an error in the non-infallible Magisterium
This document from the CDF
which falls under the non-infallible Magisterium,
contains an error on a matter of morals.
On the question as to what to do with frozen human embryos:
The proposal that these embryos could be put at the disposal of infertile couples as a treatment for infertility is not ethically acceptable for the same reasons which make artificial heterologous procreation illicit as well as any form of surrogate motherhood; this practice would also lead to other problems of a medical, psychological and legal nature.
The problem here is that surrogate motherhood, while generally illicit as it is most often practiced, is not intrinsically evil. Therefore, there may be some circumstances and intentions by which surrogate motherhood is moral.
Artificial procreation is intrinsically evil, but saving frozen embryos from certain death (after these embryos were illicitly created by other persons) is obviously not intrinsically evil, since it is an exercise of love of neighbor to save an innocent person from certain death.
The problems associated with saving these embryos are substantial, and there are various morally illicit acts that must be avoided (including culling, formal cooperation, and immediate material cooperation).
It has also been proposed, solely in order to allow human beings to be born who are otherwise condemned to destruction, that there could be a form of “prenatal adoption”. This proposal, praiseworthy with regard to the intention of respecting and defending human life, presents however various problems not dissimilar to those mentioned above.
The term adoption is useful because some of the reasons for generally condemning surrogate motherhood are that the prenatal child is not the genetic child of the couple, but no one thinks that adoption of a born child is immoral for that same reason. Therefore, embryo adoption is not intrinsically evil.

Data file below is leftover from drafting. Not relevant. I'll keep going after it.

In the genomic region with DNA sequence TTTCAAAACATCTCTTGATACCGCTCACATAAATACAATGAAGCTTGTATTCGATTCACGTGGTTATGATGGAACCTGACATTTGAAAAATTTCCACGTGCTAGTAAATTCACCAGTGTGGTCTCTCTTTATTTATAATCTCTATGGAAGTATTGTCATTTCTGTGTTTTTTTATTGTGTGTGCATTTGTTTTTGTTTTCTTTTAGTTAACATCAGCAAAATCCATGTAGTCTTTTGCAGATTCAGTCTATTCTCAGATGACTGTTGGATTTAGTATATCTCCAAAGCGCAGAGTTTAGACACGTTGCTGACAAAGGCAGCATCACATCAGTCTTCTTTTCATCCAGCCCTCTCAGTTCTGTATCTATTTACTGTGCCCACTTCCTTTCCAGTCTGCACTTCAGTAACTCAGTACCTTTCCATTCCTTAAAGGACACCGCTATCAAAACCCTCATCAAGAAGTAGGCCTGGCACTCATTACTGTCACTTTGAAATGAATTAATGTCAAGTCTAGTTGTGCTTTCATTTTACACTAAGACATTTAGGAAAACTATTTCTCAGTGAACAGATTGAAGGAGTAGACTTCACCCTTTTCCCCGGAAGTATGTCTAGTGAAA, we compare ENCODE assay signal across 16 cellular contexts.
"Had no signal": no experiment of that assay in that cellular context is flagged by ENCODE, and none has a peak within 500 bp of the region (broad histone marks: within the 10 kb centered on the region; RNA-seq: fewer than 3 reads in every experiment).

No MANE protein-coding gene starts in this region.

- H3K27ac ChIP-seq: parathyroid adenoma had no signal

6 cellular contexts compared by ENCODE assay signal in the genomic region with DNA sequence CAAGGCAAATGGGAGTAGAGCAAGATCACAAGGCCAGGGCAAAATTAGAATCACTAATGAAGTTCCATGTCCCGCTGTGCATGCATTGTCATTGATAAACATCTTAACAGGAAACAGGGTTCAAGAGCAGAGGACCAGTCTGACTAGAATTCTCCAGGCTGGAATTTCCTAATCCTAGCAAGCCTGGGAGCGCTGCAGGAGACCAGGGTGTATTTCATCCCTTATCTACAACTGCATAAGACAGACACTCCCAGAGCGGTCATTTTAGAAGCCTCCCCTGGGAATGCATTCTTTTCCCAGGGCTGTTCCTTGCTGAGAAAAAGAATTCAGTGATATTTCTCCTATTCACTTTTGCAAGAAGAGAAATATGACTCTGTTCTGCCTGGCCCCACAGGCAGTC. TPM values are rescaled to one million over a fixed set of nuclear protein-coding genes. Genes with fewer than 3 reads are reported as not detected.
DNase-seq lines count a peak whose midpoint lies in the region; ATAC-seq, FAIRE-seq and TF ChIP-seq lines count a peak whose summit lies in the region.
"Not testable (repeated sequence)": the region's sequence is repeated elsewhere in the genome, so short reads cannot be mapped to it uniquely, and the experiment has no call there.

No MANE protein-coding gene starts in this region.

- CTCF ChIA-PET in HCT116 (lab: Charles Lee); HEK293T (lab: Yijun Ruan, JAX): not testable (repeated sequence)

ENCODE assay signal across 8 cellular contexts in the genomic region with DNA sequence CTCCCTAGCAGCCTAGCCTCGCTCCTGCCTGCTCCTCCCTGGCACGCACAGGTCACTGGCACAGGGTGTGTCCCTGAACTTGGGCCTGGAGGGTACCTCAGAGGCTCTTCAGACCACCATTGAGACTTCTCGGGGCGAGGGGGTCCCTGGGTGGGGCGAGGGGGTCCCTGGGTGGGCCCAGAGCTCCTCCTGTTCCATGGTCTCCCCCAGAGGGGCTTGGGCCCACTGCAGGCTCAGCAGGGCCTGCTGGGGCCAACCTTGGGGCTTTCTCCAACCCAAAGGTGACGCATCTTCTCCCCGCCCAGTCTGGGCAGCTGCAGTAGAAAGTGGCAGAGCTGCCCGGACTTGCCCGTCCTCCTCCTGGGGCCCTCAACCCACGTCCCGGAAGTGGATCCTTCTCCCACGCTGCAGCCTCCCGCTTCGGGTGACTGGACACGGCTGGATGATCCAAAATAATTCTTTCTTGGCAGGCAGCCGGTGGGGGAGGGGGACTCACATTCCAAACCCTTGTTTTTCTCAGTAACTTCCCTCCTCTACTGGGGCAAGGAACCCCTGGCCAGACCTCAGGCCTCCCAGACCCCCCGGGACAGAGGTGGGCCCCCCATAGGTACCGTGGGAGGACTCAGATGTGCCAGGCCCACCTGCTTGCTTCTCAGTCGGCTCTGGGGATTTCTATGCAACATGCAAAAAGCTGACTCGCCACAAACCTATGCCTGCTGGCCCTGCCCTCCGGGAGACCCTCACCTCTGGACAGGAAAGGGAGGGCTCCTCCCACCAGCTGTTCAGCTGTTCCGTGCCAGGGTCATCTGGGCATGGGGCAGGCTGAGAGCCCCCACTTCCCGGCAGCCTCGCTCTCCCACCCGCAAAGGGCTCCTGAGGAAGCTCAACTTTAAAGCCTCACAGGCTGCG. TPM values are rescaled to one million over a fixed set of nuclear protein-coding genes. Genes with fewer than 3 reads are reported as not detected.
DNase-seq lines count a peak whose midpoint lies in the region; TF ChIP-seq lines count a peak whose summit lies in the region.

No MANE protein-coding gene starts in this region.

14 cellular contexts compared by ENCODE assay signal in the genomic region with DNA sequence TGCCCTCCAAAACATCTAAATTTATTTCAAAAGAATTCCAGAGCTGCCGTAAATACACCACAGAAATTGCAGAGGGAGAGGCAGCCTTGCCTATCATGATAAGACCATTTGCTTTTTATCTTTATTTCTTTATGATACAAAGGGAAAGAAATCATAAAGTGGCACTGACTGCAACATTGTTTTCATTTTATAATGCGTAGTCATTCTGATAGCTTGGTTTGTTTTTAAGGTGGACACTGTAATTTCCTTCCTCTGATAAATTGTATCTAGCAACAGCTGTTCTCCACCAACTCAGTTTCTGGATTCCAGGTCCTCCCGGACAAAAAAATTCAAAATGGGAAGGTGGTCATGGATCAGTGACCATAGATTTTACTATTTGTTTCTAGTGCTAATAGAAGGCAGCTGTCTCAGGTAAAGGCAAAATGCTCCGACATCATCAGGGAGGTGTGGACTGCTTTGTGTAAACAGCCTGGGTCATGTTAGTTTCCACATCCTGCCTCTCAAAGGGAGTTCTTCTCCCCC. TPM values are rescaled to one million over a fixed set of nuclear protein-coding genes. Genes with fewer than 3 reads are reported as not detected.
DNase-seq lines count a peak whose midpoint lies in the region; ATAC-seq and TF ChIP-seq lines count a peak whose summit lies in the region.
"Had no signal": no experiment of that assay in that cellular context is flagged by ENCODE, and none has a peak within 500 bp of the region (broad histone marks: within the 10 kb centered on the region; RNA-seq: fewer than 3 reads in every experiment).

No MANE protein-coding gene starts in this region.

Since the CDF states that the intention (first font of morality is good), and since the act itself with its moral object is not intrinsically evil, the morality of the act depends upon the moral weight of the good and bad consequences.
All things considered, it needs to be recognized that the thousands of abandoned embryos represent a situation of injustice which in fact cannot be resolved. Therefore John Paul II made an “appeal to the conscience of the world’s scientific authorities and in particular to doctors, that the production of human embryos be halted, taking into account that there seems to be no morally licit solution regarding the human destiny of the thousands and thousands of ‘frozen’ embryos which are and remain the subjects of essential rights and should therefore be protected by law as human persons”.
Notice that the CDF states that 'there seems to be' rather than a more definitive statement. This leaves open the possibility for faithful dissent from this point.
If frozen embryos can never be morally implanted, there would be no way to save their lives and they would certainly all die. There is a limited length of time during which an frozen embryo can be stored and then successfully thawed and implanted. If left in storage indefinitely, all such embryos will die.
In the third font of morality, the good of saving an innocent human person from certain death is one of the most weighty circumstances possible. Although the difficulties in saving such embryos are substantial, and there are a number of possible negative consequences as stated by the CDF in the two above cited documents, since there is no other way to save the lives of these hundreds of thousands of frozen embryos, the moral weight of the good consequnces outweighs the bad, and so the act is moral.
Frozen embryo adoption is moral, as long as formal cooperation, immediate material cooperation, culling (implanting excess embryos and then killing some to obtain the desired number), scandal, and any other sins are avoided.
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